Rummanah Aasi
 Jeremy is not excited about the prospect of spending the summer with his dad and his uncle in a seaside cabin in Oregon. It's the first summer after his parents' divorce, and he hasn't exactly been seeking alone time with his dad. He doesn't have a choice, though, so he goes and on his first day takes a walk on the beach and finds himself intrigued by a boy his age running by. Eventually, he and Runner Boy (Evan) meet--and what starts out as friendship blooms into something neither boy is expecting.

Review: The Language of Seabirds is a quiet, tender story that looks into how relationships change-for better or for worse. Told primarily through the point of view of Jeremy, we follow him as he and dad spend their summer at a seaside cabin in Oregon. Jeremy's parents have recently divorced and this summer allows his dad to try to get a fresh new start. This summer also brings on new stress for Jeremy as he navigates his big feelings, a new discovery that he's gay, and try to figure out how to adapt to his dad's mood swings. There is a lot unsaid about Jeremy's father from his erratic disciplinary rules to Jeremy noticing a lot of empty beer cans around the cabin. I would have liked to have this aspect of the story developed a bit more.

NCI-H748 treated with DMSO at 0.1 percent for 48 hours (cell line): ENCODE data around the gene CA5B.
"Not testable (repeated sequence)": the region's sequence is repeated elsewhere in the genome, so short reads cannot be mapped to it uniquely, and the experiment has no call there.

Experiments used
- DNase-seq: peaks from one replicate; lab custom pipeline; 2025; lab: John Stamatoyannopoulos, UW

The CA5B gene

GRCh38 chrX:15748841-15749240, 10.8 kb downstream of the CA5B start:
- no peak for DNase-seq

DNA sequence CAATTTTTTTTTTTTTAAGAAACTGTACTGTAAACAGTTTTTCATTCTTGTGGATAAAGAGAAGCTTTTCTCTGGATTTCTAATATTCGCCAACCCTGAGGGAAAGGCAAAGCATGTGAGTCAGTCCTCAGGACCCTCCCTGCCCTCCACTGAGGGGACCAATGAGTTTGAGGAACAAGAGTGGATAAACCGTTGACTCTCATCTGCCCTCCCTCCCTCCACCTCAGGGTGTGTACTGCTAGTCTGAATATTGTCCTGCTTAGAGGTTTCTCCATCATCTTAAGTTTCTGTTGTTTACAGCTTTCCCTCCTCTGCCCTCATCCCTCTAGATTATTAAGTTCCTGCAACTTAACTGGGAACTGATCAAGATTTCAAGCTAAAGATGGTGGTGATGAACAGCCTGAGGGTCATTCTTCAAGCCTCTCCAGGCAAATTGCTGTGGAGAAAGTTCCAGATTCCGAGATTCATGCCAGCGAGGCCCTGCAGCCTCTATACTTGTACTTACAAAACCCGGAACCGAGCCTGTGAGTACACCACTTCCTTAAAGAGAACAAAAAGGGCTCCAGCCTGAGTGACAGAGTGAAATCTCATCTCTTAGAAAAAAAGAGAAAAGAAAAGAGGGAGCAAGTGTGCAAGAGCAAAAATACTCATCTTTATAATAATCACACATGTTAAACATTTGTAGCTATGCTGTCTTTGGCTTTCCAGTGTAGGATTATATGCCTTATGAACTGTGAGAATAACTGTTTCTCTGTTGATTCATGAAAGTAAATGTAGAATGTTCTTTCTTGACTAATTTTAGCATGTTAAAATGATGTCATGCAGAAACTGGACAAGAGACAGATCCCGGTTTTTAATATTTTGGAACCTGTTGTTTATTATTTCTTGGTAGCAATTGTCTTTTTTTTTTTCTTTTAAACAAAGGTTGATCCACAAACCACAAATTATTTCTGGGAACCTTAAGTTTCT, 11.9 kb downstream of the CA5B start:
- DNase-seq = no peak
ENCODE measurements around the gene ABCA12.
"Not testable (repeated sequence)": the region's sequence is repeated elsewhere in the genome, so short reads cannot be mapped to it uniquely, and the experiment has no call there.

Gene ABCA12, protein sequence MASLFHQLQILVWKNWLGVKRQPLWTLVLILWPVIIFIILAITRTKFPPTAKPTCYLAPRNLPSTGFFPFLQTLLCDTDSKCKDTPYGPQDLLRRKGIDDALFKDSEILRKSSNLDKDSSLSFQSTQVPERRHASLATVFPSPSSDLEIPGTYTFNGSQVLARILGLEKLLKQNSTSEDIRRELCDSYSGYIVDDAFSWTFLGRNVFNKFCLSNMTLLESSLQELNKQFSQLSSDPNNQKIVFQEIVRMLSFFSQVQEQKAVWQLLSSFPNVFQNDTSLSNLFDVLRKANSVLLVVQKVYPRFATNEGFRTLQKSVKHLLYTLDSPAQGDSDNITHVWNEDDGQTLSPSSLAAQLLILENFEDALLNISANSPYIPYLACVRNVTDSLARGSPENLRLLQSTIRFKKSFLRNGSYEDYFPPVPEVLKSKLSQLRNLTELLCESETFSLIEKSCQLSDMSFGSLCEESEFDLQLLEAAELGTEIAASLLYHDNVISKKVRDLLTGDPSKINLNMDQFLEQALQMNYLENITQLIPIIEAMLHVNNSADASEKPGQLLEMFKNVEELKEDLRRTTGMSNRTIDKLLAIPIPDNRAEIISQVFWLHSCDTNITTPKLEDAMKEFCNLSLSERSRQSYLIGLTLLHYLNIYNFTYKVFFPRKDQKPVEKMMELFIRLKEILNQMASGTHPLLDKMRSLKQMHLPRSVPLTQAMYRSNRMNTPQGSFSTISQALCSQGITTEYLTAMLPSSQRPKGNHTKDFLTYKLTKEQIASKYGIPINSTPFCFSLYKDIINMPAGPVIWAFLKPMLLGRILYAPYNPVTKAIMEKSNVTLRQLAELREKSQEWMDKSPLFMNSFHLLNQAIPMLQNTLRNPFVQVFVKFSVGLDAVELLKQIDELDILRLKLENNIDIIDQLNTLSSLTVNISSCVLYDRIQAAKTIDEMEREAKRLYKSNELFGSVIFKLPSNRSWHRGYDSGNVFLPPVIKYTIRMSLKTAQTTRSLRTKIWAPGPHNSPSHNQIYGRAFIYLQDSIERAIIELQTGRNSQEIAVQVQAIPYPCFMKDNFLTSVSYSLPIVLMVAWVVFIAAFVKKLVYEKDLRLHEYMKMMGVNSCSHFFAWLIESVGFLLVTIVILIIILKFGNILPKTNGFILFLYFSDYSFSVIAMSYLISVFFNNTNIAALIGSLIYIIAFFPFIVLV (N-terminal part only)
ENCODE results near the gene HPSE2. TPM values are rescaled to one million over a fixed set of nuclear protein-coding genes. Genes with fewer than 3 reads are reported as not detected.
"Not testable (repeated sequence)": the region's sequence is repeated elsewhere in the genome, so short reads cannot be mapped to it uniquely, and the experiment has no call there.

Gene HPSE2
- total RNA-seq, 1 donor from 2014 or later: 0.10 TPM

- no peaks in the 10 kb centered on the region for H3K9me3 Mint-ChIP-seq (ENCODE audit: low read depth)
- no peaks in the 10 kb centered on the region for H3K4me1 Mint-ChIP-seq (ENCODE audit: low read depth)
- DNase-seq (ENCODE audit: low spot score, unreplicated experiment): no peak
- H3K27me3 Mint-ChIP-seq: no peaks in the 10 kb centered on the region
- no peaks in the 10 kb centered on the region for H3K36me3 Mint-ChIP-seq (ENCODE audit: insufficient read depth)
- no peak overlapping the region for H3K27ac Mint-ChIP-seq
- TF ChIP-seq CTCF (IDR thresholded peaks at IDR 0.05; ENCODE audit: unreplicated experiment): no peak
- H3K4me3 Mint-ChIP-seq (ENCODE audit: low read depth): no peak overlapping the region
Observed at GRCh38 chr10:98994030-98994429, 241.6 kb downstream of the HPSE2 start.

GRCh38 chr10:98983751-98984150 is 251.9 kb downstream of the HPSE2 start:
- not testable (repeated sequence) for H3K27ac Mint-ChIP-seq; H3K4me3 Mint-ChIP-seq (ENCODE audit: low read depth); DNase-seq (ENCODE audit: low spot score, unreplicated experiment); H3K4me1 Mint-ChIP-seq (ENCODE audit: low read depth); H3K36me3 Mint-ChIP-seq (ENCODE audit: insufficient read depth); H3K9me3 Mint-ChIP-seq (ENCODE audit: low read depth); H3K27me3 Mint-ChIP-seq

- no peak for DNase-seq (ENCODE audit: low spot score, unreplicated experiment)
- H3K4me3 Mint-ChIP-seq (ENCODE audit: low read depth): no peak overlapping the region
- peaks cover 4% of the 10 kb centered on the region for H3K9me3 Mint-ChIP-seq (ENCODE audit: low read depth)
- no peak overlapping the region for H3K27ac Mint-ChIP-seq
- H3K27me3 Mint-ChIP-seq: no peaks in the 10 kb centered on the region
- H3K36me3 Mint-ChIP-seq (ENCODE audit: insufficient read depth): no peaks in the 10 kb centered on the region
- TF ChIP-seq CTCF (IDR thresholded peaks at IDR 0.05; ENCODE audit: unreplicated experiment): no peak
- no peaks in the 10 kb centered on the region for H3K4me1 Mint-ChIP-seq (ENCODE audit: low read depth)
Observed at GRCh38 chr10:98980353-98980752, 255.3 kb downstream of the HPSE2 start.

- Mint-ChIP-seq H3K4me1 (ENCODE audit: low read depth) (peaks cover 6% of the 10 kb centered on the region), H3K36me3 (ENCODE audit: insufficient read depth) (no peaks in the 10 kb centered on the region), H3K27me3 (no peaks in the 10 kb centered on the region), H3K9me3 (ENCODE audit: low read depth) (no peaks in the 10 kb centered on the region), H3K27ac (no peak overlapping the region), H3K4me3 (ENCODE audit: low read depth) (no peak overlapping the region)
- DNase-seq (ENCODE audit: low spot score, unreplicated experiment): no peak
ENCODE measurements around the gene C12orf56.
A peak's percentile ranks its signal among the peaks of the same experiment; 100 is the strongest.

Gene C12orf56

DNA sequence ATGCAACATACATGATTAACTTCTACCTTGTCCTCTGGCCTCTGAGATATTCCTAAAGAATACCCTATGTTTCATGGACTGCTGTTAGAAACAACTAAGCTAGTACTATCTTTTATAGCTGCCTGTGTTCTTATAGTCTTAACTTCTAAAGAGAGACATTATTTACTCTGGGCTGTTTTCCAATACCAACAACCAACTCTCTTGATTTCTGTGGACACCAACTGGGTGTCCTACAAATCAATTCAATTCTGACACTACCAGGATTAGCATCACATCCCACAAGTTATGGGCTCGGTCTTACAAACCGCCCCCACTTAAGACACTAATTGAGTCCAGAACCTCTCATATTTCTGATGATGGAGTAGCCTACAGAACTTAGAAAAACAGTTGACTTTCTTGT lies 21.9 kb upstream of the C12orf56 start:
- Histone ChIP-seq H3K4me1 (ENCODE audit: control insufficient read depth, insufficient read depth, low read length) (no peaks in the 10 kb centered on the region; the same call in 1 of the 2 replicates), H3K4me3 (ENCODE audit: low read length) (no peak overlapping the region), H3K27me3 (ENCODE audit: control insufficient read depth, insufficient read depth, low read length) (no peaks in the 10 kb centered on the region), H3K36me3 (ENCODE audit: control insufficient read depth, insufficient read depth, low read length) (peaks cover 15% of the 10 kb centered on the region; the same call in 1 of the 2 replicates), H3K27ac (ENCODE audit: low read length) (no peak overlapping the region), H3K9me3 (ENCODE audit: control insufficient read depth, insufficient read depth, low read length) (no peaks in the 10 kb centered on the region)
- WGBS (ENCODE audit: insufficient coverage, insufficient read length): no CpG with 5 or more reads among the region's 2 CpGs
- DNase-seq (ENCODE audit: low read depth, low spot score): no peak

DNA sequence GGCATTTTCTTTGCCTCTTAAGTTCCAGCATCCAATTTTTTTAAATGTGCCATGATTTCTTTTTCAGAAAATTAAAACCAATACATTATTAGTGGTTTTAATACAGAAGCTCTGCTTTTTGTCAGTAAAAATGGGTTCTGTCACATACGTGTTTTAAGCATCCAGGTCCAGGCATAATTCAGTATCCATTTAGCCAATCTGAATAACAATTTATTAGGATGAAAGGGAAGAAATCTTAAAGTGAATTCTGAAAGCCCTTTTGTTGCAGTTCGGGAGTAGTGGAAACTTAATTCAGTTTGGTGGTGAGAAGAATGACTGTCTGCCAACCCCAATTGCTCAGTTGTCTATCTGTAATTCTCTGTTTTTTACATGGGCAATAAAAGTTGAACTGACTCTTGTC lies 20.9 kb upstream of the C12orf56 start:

Jeremy is a sweet, earnest tween who is trying his best to make the most of his summer. Luckily, he finds solace and companionship with another tween, Evan, who is a runner and shares his interest in learning about birds. I loved watching Jeremy and Evan's relationship grow and creating a new language in which they can communicate their emotions and they can exclusively understand. I appreciated that the author allowed these two tweens to explore their big emotions and find solace in one another without any fall-outs, backlash, or negative repercussions by others around them. I also learned a lot about the different types of seabirds. 
Rating: 4 stars

Words of Caution: There are allusions to Jeremy's father's spiral into alcoholism including a loud, drunk argument in a restaurant which forces Jeremy to come out. Recommended for Grades 5 and up.

If you like this book try: Thanks a lot, Universe by Chad Lucas
1 Response
  1. This sounds like a good book with a setting that is quite different from the norm of middle grade books.

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